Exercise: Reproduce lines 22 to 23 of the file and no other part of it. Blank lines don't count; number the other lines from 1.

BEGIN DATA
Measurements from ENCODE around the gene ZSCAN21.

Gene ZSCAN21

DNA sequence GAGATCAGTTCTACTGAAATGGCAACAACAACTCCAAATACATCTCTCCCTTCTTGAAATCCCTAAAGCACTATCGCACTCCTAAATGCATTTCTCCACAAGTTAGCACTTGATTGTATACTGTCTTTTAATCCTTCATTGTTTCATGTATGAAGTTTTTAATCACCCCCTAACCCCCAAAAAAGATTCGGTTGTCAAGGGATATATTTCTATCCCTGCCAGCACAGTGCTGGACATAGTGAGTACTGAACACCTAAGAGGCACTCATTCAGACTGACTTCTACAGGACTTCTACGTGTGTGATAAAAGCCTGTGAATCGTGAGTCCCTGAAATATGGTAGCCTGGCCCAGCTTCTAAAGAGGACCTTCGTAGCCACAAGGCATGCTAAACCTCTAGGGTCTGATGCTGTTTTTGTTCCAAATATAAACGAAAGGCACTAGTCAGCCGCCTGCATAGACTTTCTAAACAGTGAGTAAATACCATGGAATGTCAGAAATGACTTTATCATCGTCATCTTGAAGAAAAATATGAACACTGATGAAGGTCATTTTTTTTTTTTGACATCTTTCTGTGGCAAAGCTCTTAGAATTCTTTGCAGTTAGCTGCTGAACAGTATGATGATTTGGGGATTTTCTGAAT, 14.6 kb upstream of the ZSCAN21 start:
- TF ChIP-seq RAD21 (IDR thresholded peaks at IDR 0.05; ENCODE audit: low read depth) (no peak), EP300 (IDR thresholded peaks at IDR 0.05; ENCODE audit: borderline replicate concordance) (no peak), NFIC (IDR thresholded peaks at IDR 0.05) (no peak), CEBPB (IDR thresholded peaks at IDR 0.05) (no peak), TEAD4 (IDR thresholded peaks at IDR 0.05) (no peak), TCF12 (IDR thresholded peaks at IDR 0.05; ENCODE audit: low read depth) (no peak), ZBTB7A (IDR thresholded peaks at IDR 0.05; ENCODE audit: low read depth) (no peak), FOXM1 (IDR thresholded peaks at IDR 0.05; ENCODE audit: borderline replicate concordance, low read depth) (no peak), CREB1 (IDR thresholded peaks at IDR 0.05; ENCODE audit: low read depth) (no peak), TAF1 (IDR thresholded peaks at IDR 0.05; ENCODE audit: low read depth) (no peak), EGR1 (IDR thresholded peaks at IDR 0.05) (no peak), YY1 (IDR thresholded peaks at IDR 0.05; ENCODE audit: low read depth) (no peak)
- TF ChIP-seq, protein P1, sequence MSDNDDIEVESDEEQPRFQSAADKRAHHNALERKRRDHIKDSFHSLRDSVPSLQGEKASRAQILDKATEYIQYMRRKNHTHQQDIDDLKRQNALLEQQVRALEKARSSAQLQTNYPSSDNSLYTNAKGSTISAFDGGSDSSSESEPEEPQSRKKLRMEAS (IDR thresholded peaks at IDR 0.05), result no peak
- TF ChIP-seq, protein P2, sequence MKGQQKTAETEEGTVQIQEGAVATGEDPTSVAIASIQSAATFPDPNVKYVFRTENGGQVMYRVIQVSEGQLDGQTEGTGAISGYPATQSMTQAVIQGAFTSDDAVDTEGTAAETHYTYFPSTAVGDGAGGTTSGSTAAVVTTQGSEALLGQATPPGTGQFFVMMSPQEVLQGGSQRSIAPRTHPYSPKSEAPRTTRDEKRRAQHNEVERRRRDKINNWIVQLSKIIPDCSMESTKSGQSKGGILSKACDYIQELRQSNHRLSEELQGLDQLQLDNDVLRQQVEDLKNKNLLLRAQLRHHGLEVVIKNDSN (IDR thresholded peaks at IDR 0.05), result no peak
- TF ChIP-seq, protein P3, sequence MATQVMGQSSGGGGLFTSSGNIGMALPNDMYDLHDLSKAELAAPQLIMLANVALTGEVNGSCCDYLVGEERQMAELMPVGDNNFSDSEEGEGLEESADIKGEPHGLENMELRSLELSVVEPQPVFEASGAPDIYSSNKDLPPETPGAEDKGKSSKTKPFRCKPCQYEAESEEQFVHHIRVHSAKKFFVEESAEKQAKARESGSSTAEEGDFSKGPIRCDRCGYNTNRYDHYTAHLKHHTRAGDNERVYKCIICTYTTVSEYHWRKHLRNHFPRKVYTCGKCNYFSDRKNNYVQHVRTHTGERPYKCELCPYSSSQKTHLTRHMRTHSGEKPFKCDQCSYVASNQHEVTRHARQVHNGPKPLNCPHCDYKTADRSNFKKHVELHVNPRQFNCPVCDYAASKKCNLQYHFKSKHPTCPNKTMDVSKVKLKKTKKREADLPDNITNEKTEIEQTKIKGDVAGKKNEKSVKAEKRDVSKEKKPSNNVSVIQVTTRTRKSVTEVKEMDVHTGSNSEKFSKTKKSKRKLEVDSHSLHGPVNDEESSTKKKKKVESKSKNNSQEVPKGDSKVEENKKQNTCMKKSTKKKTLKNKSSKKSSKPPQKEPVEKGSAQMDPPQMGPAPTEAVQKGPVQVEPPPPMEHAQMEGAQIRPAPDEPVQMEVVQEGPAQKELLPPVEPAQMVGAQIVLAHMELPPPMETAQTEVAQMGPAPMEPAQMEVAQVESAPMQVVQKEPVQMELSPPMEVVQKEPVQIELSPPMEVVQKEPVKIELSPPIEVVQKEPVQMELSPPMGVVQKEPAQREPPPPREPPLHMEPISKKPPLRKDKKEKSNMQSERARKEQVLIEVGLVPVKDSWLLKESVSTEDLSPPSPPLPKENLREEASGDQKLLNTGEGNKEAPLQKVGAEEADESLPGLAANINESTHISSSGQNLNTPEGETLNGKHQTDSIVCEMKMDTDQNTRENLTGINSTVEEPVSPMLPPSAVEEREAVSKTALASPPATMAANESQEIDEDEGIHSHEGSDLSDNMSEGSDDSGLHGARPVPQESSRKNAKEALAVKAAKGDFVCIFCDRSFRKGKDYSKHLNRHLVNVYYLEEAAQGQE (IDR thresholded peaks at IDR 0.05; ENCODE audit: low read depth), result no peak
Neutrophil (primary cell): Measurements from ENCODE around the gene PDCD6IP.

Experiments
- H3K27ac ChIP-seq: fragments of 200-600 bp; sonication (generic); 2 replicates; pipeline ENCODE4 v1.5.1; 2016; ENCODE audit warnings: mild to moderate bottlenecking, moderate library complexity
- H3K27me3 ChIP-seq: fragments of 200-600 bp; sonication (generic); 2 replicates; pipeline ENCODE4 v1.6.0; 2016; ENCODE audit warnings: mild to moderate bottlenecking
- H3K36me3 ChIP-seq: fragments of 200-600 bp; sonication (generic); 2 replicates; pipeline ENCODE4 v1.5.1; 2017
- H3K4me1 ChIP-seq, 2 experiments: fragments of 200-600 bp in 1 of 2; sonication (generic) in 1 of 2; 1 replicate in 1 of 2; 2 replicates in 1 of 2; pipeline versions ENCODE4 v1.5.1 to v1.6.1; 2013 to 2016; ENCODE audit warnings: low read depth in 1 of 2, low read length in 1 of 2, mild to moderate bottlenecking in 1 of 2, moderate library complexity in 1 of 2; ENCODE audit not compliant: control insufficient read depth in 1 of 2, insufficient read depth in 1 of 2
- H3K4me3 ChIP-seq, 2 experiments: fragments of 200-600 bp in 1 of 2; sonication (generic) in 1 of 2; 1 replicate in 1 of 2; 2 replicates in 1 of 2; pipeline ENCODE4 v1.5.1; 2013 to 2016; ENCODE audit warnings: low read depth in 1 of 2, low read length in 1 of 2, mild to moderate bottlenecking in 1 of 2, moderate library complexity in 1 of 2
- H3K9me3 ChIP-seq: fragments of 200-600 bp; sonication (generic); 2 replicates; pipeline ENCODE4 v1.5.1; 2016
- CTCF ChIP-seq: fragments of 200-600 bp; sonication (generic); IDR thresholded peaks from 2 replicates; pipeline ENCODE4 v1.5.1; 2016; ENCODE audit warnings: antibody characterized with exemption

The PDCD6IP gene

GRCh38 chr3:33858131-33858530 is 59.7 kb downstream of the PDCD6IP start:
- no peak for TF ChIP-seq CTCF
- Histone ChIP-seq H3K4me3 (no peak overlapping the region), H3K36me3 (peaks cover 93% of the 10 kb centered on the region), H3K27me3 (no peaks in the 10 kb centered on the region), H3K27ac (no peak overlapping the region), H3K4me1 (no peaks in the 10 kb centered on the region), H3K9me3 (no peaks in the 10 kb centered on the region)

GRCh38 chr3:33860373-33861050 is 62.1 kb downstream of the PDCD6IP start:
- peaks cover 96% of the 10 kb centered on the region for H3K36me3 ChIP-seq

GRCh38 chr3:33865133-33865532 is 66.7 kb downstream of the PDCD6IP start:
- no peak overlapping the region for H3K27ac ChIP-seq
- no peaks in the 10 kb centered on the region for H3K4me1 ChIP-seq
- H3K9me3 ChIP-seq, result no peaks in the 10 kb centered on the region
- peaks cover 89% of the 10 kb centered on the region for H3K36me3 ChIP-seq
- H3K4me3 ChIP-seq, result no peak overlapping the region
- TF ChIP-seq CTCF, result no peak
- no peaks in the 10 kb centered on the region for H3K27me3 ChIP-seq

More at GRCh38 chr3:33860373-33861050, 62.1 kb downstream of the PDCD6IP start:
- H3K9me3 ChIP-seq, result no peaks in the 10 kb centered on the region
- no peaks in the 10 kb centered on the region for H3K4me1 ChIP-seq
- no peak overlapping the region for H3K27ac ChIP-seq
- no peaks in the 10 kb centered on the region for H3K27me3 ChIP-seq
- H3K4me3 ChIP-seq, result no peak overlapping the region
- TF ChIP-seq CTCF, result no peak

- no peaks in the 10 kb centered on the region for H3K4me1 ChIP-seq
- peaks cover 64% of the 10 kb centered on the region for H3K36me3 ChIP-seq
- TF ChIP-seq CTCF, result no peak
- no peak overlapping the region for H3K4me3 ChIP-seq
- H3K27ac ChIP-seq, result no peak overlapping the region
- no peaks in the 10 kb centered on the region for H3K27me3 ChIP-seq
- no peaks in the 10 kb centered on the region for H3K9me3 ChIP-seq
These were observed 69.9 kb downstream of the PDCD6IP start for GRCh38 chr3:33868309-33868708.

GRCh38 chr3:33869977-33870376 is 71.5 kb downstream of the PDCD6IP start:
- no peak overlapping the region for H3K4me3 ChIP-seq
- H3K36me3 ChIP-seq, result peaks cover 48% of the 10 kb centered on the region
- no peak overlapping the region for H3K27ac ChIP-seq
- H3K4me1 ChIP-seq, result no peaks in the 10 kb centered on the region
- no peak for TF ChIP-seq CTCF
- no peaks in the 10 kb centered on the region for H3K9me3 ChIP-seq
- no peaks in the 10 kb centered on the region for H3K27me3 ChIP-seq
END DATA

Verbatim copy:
- peaks cover 96% of the 10 kb centered on the region for H3K36me3 ChIP-seq

GRCh38 chr3:33865133-33865532 is 66.7 kb downstream of the PDCD6IP start: